You might not remember a time when cold, filtered water wasn't immediately available to you upon opening the fridge, but it wasn't that long ago that no one had even heard of a pitcher water filter. Now they are everywhere, providing extra water-quality assurance for the small cost of a jug and filters.
Pitcher water filters can fit easily into many spaces in the fridge. Some are meant for placement in the door and are built tall and very thin; others hold a larger amount of water and are square or round. A home with more than two people can often benefit from a fridge dispenser, which is a large rectangular container that provides water through a spout. The dispenser can be removed from the fridge for cleaning and filling, but it's easier to just use a jug to fill it while it stays put. Many of the dispenser units hold two to three times the amount that jugs do, making them perfect for thirsty families.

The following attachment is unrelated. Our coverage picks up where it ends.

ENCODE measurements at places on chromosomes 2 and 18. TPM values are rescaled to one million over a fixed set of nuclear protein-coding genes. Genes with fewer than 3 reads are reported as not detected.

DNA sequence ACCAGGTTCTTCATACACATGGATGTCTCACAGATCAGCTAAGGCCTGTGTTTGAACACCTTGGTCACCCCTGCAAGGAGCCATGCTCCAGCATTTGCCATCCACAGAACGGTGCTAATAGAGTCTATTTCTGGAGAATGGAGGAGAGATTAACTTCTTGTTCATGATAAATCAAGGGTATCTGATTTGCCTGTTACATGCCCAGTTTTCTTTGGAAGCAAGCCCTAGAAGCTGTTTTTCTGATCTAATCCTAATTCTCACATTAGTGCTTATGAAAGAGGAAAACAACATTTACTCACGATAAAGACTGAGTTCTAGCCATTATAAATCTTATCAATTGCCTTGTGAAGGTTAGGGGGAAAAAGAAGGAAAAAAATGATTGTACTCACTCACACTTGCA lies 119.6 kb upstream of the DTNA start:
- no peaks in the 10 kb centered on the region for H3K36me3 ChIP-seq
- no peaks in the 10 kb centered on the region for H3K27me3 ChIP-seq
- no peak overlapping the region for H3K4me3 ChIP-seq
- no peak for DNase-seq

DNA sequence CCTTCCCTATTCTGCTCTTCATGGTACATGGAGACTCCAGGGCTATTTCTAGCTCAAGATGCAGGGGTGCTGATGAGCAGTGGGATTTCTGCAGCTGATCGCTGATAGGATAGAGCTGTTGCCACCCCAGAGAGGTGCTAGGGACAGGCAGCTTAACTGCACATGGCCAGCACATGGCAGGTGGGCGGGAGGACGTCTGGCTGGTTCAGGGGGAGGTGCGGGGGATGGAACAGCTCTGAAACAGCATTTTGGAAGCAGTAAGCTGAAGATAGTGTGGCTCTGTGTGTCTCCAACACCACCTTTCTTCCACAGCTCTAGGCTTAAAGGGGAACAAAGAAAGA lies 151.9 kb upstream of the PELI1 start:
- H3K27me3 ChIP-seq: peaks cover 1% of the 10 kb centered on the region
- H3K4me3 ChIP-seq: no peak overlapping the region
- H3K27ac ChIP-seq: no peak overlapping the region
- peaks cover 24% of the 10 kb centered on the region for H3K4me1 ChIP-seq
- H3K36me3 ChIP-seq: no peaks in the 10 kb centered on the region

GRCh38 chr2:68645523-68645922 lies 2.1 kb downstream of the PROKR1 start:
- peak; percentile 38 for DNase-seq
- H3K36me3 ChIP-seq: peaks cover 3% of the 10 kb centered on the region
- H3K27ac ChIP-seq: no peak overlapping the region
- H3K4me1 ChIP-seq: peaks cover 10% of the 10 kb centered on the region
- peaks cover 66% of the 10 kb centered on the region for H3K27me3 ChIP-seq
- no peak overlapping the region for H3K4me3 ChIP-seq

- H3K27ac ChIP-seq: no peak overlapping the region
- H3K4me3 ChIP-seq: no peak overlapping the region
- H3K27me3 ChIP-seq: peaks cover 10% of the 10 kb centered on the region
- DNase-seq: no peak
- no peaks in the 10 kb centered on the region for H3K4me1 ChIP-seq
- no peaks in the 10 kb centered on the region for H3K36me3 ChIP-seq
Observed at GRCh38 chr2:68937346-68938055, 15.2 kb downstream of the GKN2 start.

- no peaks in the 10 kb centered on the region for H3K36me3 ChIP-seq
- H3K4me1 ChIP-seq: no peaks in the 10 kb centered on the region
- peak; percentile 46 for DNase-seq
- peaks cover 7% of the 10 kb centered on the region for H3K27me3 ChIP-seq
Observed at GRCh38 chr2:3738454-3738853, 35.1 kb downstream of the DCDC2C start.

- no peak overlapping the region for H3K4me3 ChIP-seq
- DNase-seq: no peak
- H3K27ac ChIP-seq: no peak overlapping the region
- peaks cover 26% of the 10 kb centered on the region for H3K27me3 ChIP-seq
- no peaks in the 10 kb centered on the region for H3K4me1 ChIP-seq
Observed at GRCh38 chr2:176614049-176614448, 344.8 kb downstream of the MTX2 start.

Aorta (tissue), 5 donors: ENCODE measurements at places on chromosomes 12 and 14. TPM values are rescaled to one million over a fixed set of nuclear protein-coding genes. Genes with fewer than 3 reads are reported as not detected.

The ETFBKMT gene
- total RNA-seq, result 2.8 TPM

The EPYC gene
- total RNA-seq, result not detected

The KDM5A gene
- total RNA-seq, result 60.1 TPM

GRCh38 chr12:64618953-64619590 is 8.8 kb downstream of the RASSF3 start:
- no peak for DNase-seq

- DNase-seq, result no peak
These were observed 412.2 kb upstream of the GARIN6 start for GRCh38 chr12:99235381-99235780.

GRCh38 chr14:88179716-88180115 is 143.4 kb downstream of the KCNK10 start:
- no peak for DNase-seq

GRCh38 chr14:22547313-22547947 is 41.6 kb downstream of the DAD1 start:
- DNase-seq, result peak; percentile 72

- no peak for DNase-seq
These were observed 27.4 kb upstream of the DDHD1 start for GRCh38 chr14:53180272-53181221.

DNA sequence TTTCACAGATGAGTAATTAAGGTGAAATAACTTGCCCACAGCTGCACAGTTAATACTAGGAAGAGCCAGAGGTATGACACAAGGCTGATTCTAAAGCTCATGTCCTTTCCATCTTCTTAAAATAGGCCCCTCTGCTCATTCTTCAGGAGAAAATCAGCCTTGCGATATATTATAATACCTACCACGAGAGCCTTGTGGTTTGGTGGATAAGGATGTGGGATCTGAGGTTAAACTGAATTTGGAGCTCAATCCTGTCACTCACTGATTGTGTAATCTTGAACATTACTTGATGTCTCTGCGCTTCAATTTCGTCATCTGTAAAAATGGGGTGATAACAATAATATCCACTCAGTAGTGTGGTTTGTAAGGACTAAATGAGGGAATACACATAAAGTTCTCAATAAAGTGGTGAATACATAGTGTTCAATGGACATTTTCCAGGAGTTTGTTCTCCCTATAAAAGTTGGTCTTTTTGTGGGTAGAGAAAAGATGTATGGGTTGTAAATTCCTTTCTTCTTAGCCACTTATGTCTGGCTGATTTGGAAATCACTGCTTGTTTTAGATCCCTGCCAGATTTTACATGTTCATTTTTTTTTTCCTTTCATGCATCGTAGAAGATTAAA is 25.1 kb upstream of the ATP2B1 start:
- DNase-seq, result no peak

Brita, PuR, Culligan and GE are commonly found in compact form, although it is usually a battle between Brita and PuR as to which is best. Consumer Reports tested carafe (pitcher) water filters and rated PuR as the leader in categories such as flow rate and removal of chloroform. Brita, though getting a low score on fill rate, beat the others on removal of off-tastes and lead. It also has the cheapest yearly cost. A smaller PuR jug was found to be the only one that could remove cysts.
How they filter
Activated carbon filters are the usual filtration method for home-use water filtration jugs. It is the best way to remove organic contaminants and can come in one of two forms:
Whatever type of carbon used, pitcher water filters can make water taste and smell a lot better and go a long way to alleviate concerns about drinking-water quality in the home.